Chlormethiazole, chloral, and barbiturates are old fashioned sleeping tablets. They are not commonly used these days, as benzodiazepines and Z drugs are usually preferred.
What is the alternative to sleeping tablets?
Your doctor or nurse may give you advice on how to tackle poor sleep naturally.
If a sleeping tablet is prescribed
If your doctor prescribes a benzodiazepine or Z drug as a sleeping tablet for you, it will usually be only for a short time (a week or so). This is to help you get over a particularly bad patch. Sometimes a doctor will advise sleeping tablets to be taken on only 2 or 3 nights per week, rather than on every night. This prevents either tolerance to or dependence on the tablet from developing.
What if I am already taking a sleeping tablet regularly?
For various reasons, some people have become used to taking a benzodiazepine or Z drug sleeping tablet every night. As a rule, if you are taking one of these sleeping tablets each night, you should consider reducing or stopping them. However, in some people, problems of tolerance or dependence (see above) mean that it can be difficult to stop the tablet suddenly.
If you want to reduce or stop benzodiazepine or Z drug sleeping tablets, it is best to consult a doctor or nurse for advice. The sort of advice may include the following:
- Do it gradually, and cut the dose down a little at a time. A switch to a different benzodiazepine (diazepam) may be advised. This is because it is easier to gradually reduce the dose of diazepam than it is with other benzodiazepines or Z drugs.
- It is best to wait until any life crisis has passed, and your level of stress is as low as can be.
- Consider stopping the tablets whilst on holiday, when you have less pressure from work, family, etc.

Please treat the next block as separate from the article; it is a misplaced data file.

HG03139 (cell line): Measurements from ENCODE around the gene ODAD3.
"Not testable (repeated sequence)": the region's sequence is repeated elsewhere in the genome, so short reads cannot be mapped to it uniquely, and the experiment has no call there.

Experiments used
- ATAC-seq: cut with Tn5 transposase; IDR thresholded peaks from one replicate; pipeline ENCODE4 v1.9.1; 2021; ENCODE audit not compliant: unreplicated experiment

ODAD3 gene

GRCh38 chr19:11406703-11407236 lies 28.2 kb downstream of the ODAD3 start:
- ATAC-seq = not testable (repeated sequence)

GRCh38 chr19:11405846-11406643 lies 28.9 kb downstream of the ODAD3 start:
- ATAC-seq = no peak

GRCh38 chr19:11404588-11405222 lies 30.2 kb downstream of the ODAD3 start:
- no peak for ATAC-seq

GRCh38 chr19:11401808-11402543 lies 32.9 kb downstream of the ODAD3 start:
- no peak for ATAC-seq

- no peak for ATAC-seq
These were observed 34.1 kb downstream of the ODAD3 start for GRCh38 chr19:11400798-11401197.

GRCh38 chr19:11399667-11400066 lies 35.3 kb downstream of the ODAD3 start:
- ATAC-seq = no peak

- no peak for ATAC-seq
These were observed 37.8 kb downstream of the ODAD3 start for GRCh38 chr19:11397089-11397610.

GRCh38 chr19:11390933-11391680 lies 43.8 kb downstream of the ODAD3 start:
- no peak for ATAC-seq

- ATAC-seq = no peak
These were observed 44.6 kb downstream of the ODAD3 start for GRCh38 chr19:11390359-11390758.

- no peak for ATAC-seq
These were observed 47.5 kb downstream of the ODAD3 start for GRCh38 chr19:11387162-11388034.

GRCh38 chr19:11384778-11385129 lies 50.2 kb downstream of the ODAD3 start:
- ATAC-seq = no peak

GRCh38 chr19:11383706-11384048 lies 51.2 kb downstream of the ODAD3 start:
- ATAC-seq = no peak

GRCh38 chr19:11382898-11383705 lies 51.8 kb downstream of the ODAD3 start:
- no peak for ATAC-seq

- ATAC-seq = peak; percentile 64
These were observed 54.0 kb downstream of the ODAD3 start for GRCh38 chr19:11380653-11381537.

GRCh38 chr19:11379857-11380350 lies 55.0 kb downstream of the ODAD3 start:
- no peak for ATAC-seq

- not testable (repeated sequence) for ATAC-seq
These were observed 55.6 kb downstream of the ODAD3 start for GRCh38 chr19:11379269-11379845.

- You are likely to have a period of worse sleep when you stop the tablets. Try to anticipate and accept this.
- Advice on coping strategies, and tips on how to improve your sleep pattern naturally.
See separate leaflet called Stopping Benzodiazepines and Z Drugs for more details. However, stopping benzodiazepine or Z drug sleeping tablets is not practical in every case.
Further reading & references
- Insomnia - zaleplon, zolpidem and zopiclone for the management of insomnia; NICE Technology Appraisal (Apr 2004)
- Insomnia; NICE CKS, July 2009
- Benzodiazepine and z-drug withdrawal, NICE CKS, March 2009
- Consensus statement on evidence-based treatment of insomnia, parasomnias and circadian rhythm disorders; British Association for Psychopharmacology (2010)
- Sola CL et al, Sedative, Hypnotic, Anxiolytic Use Disorders, Medscape, Jun 2011
Disclaimer: This article is for information only and should not be used for the diagnosis or treatment of medical conditions. EMIS has used all reasonable care in compiling the information but make no warranty as to its accuracy. Consult a doctor or other health care professional for diagnosis and treatment of medical conditions. For details see our conditions.
|Original Author: Dr Tim Kenny||Current Version: Dr Colin Tidy||Peer Reviewer: Prof Cathy Jackson|
|Last Checked: 11/03/2013||Document ID: 4630 Version: 40||© EMIS|